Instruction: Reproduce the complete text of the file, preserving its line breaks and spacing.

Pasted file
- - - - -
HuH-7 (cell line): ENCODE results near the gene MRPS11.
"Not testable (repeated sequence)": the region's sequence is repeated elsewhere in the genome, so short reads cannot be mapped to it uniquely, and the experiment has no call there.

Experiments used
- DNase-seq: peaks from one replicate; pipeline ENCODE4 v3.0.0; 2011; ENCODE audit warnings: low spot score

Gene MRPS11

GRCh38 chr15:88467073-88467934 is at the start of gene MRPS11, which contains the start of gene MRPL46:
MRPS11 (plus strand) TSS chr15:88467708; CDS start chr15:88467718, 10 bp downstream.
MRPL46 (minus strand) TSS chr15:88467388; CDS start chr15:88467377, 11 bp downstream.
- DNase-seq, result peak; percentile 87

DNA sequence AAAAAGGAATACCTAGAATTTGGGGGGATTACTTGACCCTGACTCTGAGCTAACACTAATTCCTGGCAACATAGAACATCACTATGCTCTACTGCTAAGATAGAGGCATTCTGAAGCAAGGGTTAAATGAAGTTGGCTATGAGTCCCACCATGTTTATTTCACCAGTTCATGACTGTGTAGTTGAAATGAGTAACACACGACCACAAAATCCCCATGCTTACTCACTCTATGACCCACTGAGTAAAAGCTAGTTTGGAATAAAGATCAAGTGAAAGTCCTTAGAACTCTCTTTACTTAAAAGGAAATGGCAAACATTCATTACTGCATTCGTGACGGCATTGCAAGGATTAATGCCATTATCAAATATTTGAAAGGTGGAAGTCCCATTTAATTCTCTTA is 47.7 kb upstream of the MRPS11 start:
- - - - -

HuH-7 (cell line): ENCODE results near the gene MRPS11.
"Not testable (repeated sequence)": the region's sequence is repeated elsewhere in the genome, so short reads cannot be mapped to it uniquely, and the experiment has no call there.

Experiments used
- DNase-seq: peaks from one replicate; pipeline ENCODE4 v3.0.0; 2011; ENCODE audit warnings: low spot score

Gene MRPS11

GRCh38 chr15:88467073-88467934 is at the start of gene MRPS11, which contains the start of gene MRPL46:
MRPS11 (plus strand) TSS chr15:88467708; CDS start chr15:88467718, 10 bp downstream.
MRPL46 (minus strand) TSS chr15:88467388; CDS start chr15:88467377, 11 bp downstream.
- DNase-seq, result peak; percentile 87

DNA sequence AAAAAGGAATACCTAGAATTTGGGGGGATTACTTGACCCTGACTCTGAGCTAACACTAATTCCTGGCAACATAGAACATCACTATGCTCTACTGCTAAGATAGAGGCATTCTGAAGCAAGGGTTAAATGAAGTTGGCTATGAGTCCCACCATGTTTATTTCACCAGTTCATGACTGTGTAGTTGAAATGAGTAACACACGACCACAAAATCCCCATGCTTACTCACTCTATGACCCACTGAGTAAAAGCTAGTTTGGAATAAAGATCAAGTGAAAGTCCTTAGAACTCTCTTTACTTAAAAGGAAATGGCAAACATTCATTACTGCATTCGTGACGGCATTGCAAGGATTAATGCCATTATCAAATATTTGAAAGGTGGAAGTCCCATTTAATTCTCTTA is 47.7 kb upstream of the MRPS11 start: